3 Things I’ve Learned About Love in 3 Years

On November 9th, my partner and I rounded the corner of three years dating. There are a lot of things I could write about that, from anecdotes to advice. However, reflecting on the right way to wrap up three years together into a neat package, I realized that perhaps the most important takeaway is what I’ve learned about love.


1. It is not easy.

When I moved into my dorm my freshman year at MSU, I didn’t fully expect maintaining a relationship with my partner back home to be so difficult. I expected that with our strong communication, an hour between us, and a busy semester ahead, that it would barely feel as though I was gone. But long distance requires a type of communication that is completely different from a normal relationship, and a true, lasting relationship needs even more than that. It takes time, effort, and investment, not only into your partner but into yourself. Growing complacent and stunted in your self-growth from either side gnaws holes of resentment, codependency, and fear in your thoughts of each other. Being in a loving relationship means that you say things that feel naked and uncomfortable, and communicate about topics neither of you want to talk about. Love is not carefree; it sets boundaries, it apologizes, it doesn’t suppress. I’ve learned how to swallow my pride, how to speak openly about insecurities and jealousies, and how to draw clear, mutual boundaries both emotionally and physically. None of it was easy and none of it came without work.


2. It will tear you apart.

I’m a relatively emotional person. Mental health issues aside, I feel joy acutely and pain intensely. But no matter how you express or manifest your emotions, love is a whole nother beast. When we were on a hike once, my partner was stung by something. It became rapidly clear something was wrong once he began to have trouble breathing, and in the twenty minutes it took to get back, I got acquainted with a pain I had never felt before. Once he was dosed with the proper medication to treat anaphylaxis, after his mother had come and was sitting in the other chair in his hospital room, I sat with them for hours and I realized that I had no choice. When someone you love is in danger, you can’t do anything else. I learned this again when his car flipped on the interstate coming to East Lansing to visit me, and again during a crisis in his family that happened at 8 pm for him and 3 pm for me, time zones away in Germany. Love can be soft, and it can be kind, but it can also be fierce and devastating without warning.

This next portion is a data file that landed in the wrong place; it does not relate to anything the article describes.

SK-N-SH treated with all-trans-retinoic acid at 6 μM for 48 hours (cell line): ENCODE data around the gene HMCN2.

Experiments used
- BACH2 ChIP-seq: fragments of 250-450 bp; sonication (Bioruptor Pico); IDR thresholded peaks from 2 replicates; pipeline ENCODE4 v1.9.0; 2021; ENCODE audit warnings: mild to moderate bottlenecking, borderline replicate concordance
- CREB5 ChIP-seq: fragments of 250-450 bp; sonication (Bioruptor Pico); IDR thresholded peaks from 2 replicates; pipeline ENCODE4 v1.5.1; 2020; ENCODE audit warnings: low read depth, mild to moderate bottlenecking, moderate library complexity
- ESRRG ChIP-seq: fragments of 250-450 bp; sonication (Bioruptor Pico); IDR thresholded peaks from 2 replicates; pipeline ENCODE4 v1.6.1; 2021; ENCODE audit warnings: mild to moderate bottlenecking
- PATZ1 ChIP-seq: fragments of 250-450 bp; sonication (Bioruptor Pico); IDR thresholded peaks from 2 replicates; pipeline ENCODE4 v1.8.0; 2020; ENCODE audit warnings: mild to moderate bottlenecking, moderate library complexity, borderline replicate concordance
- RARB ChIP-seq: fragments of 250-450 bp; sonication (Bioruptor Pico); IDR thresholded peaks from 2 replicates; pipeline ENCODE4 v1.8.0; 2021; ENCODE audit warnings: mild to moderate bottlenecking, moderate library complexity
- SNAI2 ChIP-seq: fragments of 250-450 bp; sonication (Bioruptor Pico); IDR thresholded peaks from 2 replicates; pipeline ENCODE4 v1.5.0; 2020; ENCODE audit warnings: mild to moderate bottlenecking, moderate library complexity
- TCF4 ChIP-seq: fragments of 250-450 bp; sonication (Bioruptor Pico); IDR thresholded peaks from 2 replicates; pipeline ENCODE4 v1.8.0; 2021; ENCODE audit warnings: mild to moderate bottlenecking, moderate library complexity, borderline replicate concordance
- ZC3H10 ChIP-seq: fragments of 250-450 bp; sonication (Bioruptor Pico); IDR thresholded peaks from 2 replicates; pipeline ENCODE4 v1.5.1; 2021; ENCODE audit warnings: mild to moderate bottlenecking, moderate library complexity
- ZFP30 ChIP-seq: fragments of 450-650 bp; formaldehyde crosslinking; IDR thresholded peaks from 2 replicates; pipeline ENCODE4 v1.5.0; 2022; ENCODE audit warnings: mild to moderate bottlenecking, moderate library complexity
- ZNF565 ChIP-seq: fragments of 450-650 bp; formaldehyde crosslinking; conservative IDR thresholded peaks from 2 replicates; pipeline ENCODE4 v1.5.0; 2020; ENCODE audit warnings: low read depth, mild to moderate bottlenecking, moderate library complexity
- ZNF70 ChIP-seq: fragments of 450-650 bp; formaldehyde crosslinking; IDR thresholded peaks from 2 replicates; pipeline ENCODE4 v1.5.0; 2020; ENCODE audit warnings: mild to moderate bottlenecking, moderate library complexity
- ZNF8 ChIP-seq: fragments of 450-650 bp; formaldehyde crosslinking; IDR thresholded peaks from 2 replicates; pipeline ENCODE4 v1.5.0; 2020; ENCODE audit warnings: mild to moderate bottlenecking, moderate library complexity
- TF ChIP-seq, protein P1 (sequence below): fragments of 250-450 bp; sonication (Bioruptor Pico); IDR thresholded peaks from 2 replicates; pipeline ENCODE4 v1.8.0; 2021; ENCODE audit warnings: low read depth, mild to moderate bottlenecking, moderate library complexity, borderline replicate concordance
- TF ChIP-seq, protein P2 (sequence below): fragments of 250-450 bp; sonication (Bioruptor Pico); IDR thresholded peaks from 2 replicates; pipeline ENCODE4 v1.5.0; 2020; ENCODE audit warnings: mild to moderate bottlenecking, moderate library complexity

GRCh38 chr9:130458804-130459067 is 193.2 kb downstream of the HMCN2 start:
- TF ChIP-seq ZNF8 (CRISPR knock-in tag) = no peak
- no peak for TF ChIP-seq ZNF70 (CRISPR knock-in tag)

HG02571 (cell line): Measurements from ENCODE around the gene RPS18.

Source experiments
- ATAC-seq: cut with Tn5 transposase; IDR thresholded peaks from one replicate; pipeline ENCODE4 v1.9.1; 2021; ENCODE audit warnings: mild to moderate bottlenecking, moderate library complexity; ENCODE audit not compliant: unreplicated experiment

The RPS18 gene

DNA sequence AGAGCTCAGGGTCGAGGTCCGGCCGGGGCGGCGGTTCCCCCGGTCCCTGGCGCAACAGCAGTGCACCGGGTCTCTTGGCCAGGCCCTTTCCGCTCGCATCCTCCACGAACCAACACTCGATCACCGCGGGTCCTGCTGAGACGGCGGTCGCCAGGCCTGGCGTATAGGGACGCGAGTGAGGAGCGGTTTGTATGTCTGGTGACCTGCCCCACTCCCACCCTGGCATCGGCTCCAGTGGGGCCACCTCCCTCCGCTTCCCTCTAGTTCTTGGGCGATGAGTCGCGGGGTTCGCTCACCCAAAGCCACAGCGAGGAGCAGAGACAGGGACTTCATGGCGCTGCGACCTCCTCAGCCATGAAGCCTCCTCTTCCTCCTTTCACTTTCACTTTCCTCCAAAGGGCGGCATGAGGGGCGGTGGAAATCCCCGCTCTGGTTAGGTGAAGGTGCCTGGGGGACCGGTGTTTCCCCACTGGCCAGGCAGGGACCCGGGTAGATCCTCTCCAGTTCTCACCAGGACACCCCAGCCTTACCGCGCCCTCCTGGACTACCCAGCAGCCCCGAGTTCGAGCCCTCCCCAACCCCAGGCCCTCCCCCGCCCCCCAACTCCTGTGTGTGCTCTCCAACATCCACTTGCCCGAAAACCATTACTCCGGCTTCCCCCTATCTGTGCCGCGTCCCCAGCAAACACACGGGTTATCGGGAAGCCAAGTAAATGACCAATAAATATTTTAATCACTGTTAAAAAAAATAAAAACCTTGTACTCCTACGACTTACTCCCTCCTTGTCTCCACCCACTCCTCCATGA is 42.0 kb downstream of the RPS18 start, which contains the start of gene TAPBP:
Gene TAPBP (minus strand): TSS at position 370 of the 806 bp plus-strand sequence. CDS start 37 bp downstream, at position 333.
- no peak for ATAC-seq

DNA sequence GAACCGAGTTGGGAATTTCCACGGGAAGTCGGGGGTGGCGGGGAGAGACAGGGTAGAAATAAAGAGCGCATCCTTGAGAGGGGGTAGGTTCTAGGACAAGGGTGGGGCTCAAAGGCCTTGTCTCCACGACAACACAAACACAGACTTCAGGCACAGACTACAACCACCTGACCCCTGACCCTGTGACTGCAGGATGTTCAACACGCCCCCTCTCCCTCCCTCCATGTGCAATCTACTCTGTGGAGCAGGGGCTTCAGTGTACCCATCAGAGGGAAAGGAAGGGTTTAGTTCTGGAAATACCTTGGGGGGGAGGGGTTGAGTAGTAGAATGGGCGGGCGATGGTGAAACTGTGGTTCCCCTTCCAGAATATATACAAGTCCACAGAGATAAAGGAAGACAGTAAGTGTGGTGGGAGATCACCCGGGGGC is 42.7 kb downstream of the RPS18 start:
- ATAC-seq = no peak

3. It is strong.

There are a thousand things that can and should break a relationship: political beliefs, religious differences, incongruity in future goals, a lack of respect, all of the above. But what is truly remarkable is the relationship that doesn’t break. In three years with my partner, we have faced many hospital visits, long nights, long distances, car crashes, family emergencies, personal traumas and loneliness. More than once, I walked into a long conversation with him unsure if I would walk out without him. But love, in the right place, the right time, and with the right people, seems to have the ability to overcome. There are a thousand reasons why this relationship is right for us, from big emotional ones to tiny, comfortable compatibilities. I know that as long as this is the right relationship, it will be strong.